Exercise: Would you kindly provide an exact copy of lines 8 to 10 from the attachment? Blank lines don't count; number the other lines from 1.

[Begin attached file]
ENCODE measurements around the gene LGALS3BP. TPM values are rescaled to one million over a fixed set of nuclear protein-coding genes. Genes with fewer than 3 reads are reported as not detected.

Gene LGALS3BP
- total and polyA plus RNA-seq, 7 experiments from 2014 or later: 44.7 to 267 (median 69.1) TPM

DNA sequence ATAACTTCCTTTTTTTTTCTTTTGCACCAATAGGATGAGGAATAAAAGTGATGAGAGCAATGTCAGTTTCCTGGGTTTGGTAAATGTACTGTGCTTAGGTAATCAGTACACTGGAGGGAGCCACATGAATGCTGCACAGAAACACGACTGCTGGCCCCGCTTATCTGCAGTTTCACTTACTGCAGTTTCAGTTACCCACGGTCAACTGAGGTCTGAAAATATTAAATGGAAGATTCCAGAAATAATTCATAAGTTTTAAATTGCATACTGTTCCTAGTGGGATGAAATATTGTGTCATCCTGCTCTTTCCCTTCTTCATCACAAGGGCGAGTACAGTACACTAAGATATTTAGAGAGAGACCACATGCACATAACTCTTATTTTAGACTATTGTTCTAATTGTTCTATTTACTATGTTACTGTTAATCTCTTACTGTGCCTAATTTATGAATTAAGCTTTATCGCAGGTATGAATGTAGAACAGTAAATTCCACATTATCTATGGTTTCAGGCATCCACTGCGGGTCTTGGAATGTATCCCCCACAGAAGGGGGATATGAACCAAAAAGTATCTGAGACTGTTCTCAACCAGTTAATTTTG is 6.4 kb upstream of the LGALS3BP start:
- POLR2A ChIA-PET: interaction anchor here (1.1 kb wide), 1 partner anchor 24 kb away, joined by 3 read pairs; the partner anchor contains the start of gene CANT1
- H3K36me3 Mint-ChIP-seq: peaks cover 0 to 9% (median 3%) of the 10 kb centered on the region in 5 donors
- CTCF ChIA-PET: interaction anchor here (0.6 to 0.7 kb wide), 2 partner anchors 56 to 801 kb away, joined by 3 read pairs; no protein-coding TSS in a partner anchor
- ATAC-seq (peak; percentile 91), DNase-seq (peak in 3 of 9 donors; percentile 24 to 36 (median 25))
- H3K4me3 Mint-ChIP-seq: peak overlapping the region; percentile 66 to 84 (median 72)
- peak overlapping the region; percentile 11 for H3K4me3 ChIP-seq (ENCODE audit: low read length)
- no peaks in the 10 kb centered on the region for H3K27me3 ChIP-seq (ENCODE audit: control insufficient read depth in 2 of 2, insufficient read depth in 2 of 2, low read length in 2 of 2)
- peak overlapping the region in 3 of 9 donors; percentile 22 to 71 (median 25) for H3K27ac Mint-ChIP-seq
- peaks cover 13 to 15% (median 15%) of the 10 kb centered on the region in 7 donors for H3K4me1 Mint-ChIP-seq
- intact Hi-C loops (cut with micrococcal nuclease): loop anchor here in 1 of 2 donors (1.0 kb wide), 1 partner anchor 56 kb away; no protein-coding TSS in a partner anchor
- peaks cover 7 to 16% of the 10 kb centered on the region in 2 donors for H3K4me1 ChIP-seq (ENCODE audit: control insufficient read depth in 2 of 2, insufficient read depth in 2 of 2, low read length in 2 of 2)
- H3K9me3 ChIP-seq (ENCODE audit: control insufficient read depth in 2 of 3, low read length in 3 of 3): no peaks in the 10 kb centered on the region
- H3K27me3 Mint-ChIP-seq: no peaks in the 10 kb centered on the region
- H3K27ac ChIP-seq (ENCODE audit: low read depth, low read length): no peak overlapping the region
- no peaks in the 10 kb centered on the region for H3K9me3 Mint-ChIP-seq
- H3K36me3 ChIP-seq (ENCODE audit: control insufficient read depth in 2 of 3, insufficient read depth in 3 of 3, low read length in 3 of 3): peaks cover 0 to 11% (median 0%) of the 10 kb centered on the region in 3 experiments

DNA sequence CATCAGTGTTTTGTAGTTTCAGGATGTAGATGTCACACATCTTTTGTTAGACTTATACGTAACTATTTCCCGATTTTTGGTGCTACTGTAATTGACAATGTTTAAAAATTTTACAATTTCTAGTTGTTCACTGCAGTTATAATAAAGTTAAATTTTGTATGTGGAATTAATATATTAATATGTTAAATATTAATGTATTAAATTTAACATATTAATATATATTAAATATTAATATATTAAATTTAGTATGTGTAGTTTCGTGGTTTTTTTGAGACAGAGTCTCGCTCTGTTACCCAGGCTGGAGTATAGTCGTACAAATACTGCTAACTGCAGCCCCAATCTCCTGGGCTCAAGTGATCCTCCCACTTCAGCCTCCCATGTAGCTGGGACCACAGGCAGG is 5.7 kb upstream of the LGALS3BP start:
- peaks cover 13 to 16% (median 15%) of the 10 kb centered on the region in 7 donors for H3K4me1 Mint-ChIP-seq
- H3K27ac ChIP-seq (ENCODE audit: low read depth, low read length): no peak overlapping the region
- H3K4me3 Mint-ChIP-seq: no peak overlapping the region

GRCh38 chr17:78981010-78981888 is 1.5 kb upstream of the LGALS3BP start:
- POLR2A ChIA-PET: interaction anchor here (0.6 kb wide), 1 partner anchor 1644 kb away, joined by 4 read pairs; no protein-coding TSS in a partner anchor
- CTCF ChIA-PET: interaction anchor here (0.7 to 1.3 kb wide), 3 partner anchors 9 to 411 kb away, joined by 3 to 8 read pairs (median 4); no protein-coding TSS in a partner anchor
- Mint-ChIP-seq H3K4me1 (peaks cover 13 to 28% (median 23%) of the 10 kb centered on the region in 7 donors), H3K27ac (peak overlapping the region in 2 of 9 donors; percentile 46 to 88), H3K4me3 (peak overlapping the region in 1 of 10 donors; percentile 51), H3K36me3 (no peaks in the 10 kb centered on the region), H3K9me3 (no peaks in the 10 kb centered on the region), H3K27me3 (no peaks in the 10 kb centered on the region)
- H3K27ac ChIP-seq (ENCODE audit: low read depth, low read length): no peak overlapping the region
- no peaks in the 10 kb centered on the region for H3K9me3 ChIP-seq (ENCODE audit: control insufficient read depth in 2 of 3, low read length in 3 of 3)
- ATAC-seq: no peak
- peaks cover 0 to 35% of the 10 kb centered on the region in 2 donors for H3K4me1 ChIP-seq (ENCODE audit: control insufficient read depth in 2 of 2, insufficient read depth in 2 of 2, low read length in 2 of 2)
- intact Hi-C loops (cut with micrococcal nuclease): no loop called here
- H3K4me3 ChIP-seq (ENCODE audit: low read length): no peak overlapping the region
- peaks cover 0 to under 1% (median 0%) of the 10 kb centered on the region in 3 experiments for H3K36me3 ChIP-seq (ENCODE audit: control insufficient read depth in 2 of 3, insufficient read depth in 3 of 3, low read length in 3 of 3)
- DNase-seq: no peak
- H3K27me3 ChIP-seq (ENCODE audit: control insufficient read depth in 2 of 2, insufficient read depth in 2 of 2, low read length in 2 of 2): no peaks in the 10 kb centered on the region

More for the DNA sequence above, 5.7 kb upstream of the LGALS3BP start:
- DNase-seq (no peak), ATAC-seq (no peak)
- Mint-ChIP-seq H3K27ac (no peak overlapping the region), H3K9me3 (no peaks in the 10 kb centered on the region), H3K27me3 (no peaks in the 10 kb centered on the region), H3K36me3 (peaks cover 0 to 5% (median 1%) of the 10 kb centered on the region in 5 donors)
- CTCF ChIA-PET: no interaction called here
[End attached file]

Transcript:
- ATAC-seq (peak; percentile 91), DNase-seq (peak in 3 of 9 donors; percentile 24 to 36 (median 25))
- H3K4me3 Mint-ChIP-seq: peak overlapping the region; percentile 66 to 84 (median 72)
- peak overlapping the region; percentile 11 for H3K4me3 ChIP-seq (ENCODE audit: low read length)